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SALT LAKE CITY — Back in 1971, there was a delightful little movie entitled "The Gang That Couldn't Shoot Straight."

Based on a novel by Jimmy Breslin and featuring a fine young actor you might've heard of named Robert De Niro, "The Gang ..." was a story about a bunch of bungling hoods who tried repeatedly — and failed miserably — to whack a Mafia boss.

Well, it seems that a sequel to that movie is being filmed this year in Salt Lake City, and this one stars ... wait for it ... the Utah Jazz.

Yep, when it comes to a gang that can't shoot straight, look no further than your 2013-14 Jazz ballclub. Alas, NBA opponents are apparently just as safe as that Mafia boss was in the 1971 movie.

After all, through their first six games — all losses — the Jazz were shooting just 39.4 percent as a team. They actually shot somewhat better than that in Saturday's game at Toronto, but it didn't prevent the Jazz from trailing by 26 points at halftime and by 31 at the end of the third quarter.

So far, Utah's performance this season has been even uglier than those camo uniforms the Raptors were wearing in Saturday's eventual 115-91 decision.

Through that 0-6 start, two of Utah's top young players, Alec Burks and Derrick Favors, were hovering right around 41 percent from the field.

Gordon Hayward, the guy who's supposed to be their best player, was barely over 43 percent, and a couple of NBA veterans, Richard Jefferson and John Lucas III, were shooting less than 30 percent.

Jamaal Tinsley, never really known for his shooting, was barely over 21 percent from the field, including a woeful 1-of-14 from 3-point range. Thankfully, he didn't take a shot on Saturday.

In fact, only one Jazz player, center Enes Kanter, had managed to make more than half of his shots thus far this season.

The "can't shoot straight" malady may have even affected Utah's free-throwing efficiency, as the Jazz came into Saturday's game at less than 69 percent from the foul line. And their 3-point shooting is absolutely awful, too.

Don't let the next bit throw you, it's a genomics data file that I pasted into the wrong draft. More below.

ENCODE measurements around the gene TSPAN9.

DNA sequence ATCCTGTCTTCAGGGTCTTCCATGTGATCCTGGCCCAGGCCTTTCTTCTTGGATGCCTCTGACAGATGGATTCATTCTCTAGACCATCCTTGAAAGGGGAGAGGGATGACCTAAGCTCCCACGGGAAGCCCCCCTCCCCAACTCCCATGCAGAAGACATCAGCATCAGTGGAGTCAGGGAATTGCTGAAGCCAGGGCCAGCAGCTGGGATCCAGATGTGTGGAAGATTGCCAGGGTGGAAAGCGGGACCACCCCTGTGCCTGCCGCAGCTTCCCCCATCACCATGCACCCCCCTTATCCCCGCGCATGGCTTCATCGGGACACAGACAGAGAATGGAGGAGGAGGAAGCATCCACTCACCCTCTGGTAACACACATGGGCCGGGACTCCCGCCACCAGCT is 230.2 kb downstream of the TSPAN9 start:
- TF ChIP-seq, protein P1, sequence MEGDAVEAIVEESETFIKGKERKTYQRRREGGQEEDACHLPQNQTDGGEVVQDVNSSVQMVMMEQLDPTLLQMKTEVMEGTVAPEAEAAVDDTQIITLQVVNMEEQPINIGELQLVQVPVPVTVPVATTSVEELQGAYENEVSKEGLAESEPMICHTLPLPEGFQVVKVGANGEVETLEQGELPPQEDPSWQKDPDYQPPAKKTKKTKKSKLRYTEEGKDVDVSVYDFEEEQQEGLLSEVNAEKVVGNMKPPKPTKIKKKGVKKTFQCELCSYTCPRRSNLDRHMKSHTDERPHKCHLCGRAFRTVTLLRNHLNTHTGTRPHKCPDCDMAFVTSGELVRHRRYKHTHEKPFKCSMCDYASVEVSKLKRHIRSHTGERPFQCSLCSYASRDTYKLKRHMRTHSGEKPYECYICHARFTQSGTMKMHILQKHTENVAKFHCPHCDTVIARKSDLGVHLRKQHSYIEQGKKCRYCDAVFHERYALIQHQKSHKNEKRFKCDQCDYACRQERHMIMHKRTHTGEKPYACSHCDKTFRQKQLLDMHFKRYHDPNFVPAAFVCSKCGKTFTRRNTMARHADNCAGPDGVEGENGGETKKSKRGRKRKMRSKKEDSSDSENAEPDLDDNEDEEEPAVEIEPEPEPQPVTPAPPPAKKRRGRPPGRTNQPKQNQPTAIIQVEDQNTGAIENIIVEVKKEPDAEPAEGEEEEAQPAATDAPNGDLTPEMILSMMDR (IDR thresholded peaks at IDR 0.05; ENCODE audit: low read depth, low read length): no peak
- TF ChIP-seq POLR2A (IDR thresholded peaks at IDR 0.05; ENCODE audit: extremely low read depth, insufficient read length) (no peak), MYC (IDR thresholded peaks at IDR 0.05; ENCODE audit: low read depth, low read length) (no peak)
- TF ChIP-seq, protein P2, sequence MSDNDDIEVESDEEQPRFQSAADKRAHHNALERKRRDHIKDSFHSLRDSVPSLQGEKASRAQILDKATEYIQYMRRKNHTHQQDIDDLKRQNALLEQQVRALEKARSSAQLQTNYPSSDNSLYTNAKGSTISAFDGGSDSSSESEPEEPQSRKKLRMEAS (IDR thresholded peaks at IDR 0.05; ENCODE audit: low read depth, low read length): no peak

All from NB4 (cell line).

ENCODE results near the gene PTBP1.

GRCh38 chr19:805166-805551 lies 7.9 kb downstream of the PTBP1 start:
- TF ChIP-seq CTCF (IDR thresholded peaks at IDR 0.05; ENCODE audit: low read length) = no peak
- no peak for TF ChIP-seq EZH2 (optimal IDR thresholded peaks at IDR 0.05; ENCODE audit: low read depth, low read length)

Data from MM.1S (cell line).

Not only can the Jazz not shoot straight, they apparently are having a lot of trouble passing the ball and dribbling it straight, too.

They were averaging almost 20 turnovers per game heading into Saturday, but only committed 14 against the Raptors. What's more, they made 20-of-24 free throws, so maybe there's some light at the end of that long, dark tunnel ahead for a frustrated team that has now fallen to 0-7.

OK, we knew the Jazz youth movement was going to struggle this season, and probably struggle mightily. Most preseason predictions had them winning anywhere from 20 to 30 games, but I was feeling optimistic and picked 'em to win 30, figuring they'd win around half of their 41 home games and a fourth of their 41 road games.

Based on what we've seen so far, though, maybe that was faulty logic. And far too optimistic.

The Jazz performance has been decent at times, but absolutely abysmal on other occasions during this young season. After narrow losses at home against Oklahoma City and on the road against Phoenix, the Jazz built a double-digit halftime lead in their next home game against Houston, only to get clobbered and outscored by 27 points after intermission.

Saturday's loss to Toronto mercifully ended an 0-4 road trip which also included losses to Brooklyn, Boston and Chicago. But now they return to Utah for their next three games, and certainly there must be a win waiting for them out there somewhere, isn't there?

Maybe Monday against the Denver Nuggets? Perhaps it'll come Wednesday against those pesky Pelicans from New Orleans? Or Friday when the San Antonio Spurs come to town? (OK, probably not Friday).

Keep in mind that it's a long season, and that the Jazz have played five of their first seven games on the road.

They will get better, no doubt, provided they don't get so discouraged that they simply give up. That would make a bad situation even worse.

Some folks out there are blaming Jazz coach Tyrone Corbin. But keep in mind that Corbin's simply playing the difficult hand he was dealt.

And besides that, he's not the guy throwing up bricks or throwing the ball away for this Gang That Couldn't Shoot Straight.

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